A robust increase in CMPK-2 RNA levels was observed in the IFN-I- and doxycycline-treated and CMPK-2-expressing Vero cells, and a considerable elevation in viperin RNA was observed after adding IFN-I. CMPK-2 showed significantly lower staining for the Zika virus envelope protein than non-CMPK-2-expressing Vero cells. The findings indicated that CMPK-2 inhibited Zika virus replication by particularly viral RNA translation.

The loss of interferon-I-induced CMPK-2 gene expression loss among CMPK-2-KO HFF cells and protein expression was verified by Western blotting, indicating that interferon-I-induced CMPK-2 has a significant contribution to the antiviral responses against Zika virus. Additionally, CMPK-2 induction significantly reduced the multiplication of other flaviviruses such as dengue virus serotype-2 (DENV-2), yellow fever virus strain 17D (YFV17D), and Kunjin virus (a subtype of West Nile virus).

However, none of the coronaviruses, severe acute respiratory syndrome coronavirus 2 (SARS-CoV-2), SARS-CoV-2 expressing mNeonGreen (SARS-CoV-2-mNG), or avian infectious bronchitis virus (IBV) were inhibited by CMPK-2. In addition, CMPK-2 did not protect against influenza A virus (IAV), vesicular stomatitis virus (VSV), herpes simplex virus type 1 (HSV-1), and Newcastle disease virus (NDV).

CMPK-2 required MLS but not the C-terminal kinase domain for antiviral activity. Therefore, CMPK-2’s N-terminal domain (NTD) was adequate for restricting viral RNA translation. The transport of NTD of CMPK-2 by MLS into cellular mitochondria would facilitate the antiviral activity of CMPK-2. Seven preserved residues of cysteine were detected in the NTD, which were critical for the antiviral activity of CMPK-2.

The need for CMPK-2 to enable the IFN-I-regulated limitation of ZIKV proliferation could be partially due to the functional association between CMPK-2 and RSAD-2 since CMPK-2’s kinase domain provides the cytidine triphosphate (CTP) substrate for RSAD-2.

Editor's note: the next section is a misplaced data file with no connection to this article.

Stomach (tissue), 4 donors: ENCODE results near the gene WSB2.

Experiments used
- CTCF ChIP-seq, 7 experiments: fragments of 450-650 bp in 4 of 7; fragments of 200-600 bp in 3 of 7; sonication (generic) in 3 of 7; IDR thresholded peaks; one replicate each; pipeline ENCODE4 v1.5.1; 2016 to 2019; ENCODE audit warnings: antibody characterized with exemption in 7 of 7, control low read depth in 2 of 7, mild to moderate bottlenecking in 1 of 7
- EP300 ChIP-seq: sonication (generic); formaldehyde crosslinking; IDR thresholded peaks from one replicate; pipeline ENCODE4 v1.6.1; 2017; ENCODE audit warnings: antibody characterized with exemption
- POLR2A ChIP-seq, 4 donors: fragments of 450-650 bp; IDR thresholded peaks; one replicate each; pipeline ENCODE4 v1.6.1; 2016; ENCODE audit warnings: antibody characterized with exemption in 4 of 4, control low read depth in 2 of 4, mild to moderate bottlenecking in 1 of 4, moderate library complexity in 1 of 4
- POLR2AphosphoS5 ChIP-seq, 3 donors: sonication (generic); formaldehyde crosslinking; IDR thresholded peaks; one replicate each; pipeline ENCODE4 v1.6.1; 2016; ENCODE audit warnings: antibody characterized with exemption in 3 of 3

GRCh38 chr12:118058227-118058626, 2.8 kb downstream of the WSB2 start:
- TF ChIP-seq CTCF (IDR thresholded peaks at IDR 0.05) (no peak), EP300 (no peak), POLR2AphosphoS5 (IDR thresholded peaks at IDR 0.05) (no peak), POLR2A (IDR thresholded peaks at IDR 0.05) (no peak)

Thus, in the absence of CMPK-2, viperin might not be able to affect Zika virus multiplication due to suboptimal CTP substrate levels to produce didehydro-CTP (ddh-CTP) in sufficient amounts. Therefore, the loss of CMPK-2 activity might attenuate the antiviral functions of two constituents that can influence the replication of flaviviruses.

Overall, the study findings showed that the CMPK-2 gene, which encodes the IFN-stimulated protein cytidylate monophosphate kinase 2, might be a pan-flavivirus inhibitor, given the broad width of antiviral responses against flaviviruses. Developing new antiviral therapies based on ISG functions rather than targeting viral proteins could minimize the emergence of antiviral drug resistance, and the broad spectrum of antiviral activity could improve global preparedness for future viral pandemics.

Journal reference:
Pooja Toshniwal Paharia

Written by

Pooja Toshniwal Paharia

Pooja Toshniwal Paharia is an oral and maxillofacial physician and radiologist based in Pune, India. Her academic background is in Oral Medicine and Radiology. She has extensive experience in research and evidence-based clinical-radiological diagnosis and management of oral lesions and conditions and associated maxillofacial disorders.